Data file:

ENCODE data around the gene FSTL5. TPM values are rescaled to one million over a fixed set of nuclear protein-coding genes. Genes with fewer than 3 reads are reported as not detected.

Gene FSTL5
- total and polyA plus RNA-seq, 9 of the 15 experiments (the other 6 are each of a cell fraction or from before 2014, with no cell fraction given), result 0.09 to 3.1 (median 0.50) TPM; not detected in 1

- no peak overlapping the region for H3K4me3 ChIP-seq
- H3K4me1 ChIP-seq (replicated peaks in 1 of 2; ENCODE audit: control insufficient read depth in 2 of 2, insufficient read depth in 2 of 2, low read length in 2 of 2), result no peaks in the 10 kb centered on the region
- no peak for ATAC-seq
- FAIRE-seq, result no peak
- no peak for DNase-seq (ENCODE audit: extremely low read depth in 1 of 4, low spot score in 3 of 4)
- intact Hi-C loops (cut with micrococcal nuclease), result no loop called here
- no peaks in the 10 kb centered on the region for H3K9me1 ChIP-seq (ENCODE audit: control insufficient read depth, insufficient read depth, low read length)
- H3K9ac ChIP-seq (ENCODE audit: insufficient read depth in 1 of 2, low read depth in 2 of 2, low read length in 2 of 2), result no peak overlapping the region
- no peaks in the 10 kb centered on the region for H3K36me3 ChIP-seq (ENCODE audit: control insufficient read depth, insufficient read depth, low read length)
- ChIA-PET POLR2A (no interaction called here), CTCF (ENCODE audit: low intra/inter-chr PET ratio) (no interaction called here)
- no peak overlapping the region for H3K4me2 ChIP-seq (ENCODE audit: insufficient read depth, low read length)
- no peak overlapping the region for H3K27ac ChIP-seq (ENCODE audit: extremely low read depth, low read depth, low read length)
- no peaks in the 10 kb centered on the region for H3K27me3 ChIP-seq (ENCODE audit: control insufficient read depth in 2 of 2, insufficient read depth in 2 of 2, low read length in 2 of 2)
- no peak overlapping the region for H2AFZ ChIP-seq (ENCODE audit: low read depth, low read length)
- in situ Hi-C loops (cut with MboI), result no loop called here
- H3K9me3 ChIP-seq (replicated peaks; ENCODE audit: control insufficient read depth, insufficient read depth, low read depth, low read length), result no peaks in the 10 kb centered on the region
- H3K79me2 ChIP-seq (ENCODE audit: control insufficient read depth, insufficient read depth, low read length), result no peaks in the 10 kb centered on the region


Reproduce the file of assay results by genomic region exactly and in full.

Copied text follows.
ENCODE data around the gene FSTL5. TPM values are rescaled to one million over a fixed set of nuclear protein-coding genes. Genes with fewer than 3 reads are reported as not detected.

Gene FSTL5
- total and polyA plus RNA-seq, 9 of the 15 experiments (the other 6 are each of a cell fraction or from before 2014, with no cell fraction given), result 0.09 to 3.1 (median 0.50) TPM; not detected in 1

- no peak overlapping the region for H3K4me3 ChIP-seq
- H3K4me1 ChIP-seq (replicated peaks in 1 of 2; ENCODE audit: control insufficient read depth in 2 of 2, insufficient read depth in 2 of 2, low read length in 2 of 2), result no peaks in the 10 kb centered on the region
- no peak for ATAC-seq
- FAIRE-seq, result no peak
- no peak for DNase-seq (ENCODE audit: extremely low read depth in 1 of 4, low spot score in 3 of 4)
- intact Hi-C loops (cut with micrococcal nuclease), result no loop called here
- no peaks in the 10 kb centered on the region for H3K9me1 ChIP-seq (ENCODE audit: control insufficient read depth, insufficient read depth, low read length)
- H3K9ac ChIP-seq (ENCODE audit: insufficient read depth in 1 of 2, low read depth in 2 of 2, low read length in 2 of 2), result no peak overlapping the region
- no peaks in the 10 kb centered on the region for H3K36me3 ChIP-seq (ENCODE audit: control insufficient read depth, insufficient read depth, low read length)
- ChIA-PET POLR2A (no interaction called here), CTCF (ENCODE audit: low intra/inter-chr PET ratio) (no interaction called here)
- no peak overlapping the region for H3K4me2 ChIP-seq (ENCODE audit: insufficient read depth, low read length)
- no peak overlapping the region for H3K27ac ChIP-seq (ENCODE audit: extremely low read depth, low read depth, low read length)
- no peaks in the 10 kb centered on the region for H3K27me3 ChIP-seq (ENCODE audit: control insufficient read depth in 2 of 2, insufficient read depth in 2 of 2, low read length in 2 of 2)
- no peak overlapping the region for H2AFZ ChIP-seq (ENCODE audit: low read depth, low read length)
- in situ Hi-C loops (cut with MboI), result no loop called here
- H3K9me3 ChIP-seq (replicated peaks; ENCODE audit: control insufficient read depth, insufficient read depth, low read depth, low read length), result no peaks in the 10 kb centered on the region
- H3K79me2 ChIP-seq (ENCODE audit: control insufficient read depth, insufficient read depth, low read length), result no peaks in the 10 kb centered on the region